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  • Writer's pictureCatherine Flutsch

Tess: Ockham’s Razor


Review: Tess: Ockham's Razor, adapted and directed by Charlotte Mooney and Alex Harvey. Viewed at the Oxford Playhouse on 26 March 2024. On tour throughout the UK until at least June.

[Disclosure: Our reviewer received free tickets, free drinks and a free programme for the purposes of this review.]

Ockham's Razor - production of Tess

Ockham’s Razor is a contemporary circus company that tells stories through physical theatre.  Ockham’s Razor has adapted Thomas Hardy’s classic novel, Tess of the D’Urbervilles, into a very special physical theatre production.


First published in 1891, the story follows Tess, played beautifully by Lila Naruse, a young woman from a poor rural family in England.  Tess is raped by a distant wealthy relative and the plot chronicles the devastating consequences.  Exploring themes of male privilege, poverty, religion and the double moral standards faced by women – many of the issues remain relevant today.


Deciding to do Tess of the D’Urbervilles as a full 140 minute production is a brave and risky choice - but it has paid off.  The piece is absolutely beautiful – extremely creative, poignant and powerful - with the physicality of the circus elements enhancing rather than detracting from the storytelling. Despite the ultimate sadness of the story, the production is full of humour and excitement – with lots of physical and visual jokes that were very much appreciated by the audience.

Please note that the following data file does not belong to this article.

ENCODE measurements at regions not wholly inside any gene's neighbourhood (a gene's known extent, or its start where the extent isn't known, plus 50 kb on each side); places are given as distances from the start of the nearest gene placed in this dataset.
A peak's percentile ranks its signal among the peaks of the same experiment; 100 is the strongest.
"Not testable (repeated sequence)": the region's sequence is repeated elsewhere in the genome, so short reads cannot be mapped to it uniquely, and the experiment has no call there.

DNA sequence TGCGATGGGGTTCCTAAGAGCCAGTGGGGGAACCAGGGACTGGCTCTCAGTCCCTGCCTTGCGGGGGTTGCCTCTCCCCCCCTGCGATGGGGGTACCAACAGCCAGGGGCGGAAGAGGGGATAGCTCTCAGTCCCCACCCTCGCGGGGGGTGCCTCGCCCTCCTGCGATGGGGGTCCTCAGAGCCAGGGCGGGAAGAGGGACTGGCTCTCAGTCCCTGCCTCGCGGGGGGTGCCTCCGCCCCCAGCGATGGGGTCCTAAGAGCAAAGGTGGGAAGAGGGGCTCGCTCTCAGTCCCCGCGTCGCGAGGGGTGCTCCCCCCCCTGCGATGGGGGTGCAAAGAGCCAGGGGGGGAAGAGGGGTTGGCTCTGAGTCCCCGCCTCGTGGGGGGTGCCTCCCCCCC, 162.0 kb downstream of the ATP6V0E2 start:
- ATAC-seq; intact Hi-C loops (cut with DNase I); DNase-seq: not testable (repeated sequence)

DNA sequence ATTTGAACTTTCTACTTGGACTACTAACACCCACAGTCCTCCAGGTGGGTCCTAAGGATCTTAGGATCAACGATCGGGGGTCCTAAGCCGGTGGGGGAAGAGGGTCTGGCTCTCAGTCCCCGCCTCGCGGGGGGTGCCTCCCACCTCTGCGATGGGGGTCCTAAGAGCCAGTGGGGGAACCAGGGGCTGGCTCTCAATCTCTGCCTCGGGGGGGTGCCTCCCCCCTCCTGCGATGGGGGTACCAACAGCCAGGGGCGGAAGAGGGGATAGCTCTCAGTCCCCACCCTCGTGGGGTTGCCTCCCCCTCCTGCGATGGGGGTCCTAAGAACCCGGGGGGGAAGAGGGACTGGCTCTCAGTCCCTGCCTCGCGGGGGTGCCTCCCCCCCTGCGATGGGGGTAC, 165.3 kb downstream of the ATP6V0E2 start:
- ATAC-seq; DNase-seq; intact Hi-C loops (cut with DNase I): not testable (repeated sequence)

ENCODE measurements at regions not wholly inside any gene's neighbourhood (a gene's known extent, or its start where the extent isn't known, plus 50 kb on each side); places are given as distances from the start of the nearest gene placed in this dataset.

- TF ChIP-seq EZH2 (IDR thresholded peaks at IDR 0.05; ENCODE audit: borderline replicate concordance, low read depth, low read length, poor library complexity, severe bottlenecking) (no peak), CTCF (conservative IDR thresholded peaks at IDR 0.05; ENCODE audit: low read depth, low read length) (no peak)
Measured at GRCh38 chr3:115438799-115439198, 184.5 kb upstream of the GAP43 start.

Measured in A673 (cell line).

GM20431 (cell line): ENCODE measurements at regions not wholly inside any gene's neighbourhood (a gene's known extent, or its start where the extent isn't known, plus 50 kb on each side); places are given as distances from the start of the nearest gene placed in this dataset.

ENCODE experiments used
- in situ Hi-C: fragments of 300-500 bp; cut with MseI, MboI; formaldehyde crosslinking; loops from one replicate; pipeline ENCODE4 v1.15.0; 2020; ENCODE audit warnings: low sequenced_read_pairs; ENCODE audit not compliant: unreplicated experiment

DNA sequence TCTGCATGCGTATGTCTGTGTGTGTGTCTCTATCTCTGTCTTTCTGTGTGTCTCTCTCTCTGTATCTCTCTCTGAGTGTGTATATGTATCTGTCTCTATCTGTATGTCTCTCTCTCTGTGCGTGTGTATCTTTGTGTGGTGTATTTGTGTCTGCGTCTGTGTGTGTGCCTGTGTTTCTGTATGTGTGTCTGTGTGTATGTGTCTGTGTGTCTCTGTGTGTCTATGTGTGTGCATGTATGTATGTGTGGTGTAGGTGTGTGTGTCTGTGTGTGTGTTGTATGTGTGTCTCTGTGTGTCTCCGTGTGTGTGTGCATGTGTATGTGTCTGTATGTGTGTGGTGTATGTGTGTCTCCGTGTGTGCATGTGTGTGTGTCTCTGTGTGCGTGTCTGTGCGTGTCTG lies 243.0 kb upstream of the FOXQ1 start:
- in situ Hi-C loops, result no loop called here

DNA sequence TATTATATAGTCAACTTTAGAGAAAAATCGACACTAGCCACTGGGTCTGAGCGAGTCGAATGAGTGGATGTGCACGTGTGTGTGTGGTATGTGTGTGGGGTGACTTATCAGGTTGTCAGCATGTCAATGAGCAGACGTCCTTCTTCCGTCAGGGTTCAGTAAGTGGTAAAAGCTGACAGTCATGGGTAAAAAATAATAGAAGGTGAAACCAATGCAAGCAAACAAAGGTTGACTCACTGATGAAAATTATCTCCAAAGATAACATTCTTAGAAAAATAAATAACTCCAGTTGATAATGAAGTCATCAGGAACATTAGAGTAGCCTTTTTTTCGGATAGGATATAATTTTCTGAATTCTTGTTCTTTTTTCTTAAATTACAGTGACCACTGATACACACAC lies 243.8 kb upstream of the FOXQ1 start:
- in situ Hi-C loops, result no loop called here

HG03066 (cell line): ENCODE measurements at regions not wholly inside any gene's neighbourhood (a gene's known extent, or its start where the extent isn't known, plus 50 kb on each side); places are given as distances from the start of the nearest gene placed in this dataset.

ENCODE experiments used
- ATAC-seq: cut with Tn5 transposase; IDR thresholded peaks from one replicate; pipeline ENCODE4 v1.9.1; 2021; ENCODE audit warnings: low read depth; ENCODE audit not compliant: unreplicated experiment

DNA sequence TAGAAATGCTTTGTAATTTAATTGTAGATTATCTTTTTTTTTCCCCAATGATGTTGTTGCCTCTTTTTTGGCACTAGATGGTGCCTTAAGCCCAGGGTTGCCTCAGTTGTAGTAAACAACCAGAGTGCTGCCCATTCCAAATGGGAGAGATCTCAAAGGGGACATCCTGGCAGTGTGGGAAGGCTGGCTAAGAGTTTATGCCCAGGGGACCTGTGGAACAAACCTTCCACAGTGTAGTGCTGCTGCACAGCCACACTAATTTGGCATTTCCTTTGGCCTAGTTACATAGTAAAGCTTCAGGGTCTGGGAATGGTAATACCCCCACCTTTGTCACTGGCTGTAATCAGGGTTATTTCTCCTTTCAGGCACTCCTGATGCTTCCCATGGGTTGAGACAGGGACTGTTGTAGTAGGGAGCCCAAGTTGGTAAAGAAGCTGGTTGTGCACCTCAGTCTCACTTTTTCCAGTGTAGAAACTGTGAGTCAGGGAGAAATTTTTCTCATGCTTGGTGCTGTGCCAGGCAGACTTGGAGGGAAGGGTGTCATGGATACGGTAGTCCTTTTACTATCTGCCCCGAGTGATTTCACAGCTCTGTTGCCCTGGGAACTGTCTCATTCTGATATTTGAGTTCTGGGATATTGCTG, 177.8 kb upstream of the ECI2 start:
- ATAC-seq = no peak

Ockham's Razor - production of Tess

There are some truly extraordinary moments – for example – when Tess travels to her distant cousin’s estate – the journey is elegantly recreated with a combination of acrobatics, clever use of props and exquisite contemporary choreography. 


Ockham's Razor - production of Tess

Another special moment is the male solo, danced by acrobat Nat Whittingham, as the character Angel – when he reacts to Tess’ confession.  Whittingham’s incredible physicality vividly recreates his crushing devastation – no matter how hypocritical we find his reaction, his intense performance forces us to empathise.


Ockham's Razor - production of Tess

The performance closes with the most breath taking contemporary dance solo I’ve seen for a very long time.  Naruse, as Tess, performs vertical choreography using a rope hanging from the ceiling as her stage.  Naruse flows up and down the rope like water – smooth, elegant and heart rending. 


Ockham's Razor - production of Tess

Despite the difficult subject matter, and the risky interpretation – the theatre was completely packed – a full house – something I haven’t seen since before 2020.  Not only that but the audience was as diverse as I’ve ever seen it – everybody from young teens of all gender presentations to the elderly – all who rose as one to give a loud standing ovation and at least three curtain calls – rare from the tough Oxford crowd.

Ockham's Razor - production of Tess

The audience reception to Ockham’s Razor’s Tess is proof that there is a real (and profitable) appetite for risky, beautiful, and challenging physical story telling.  Go and see this production if you can.


If you enjoyed this review, you might enjoy my other reviews about physical theatre productions or my other reviews about shows at the Oxford Playhouse.


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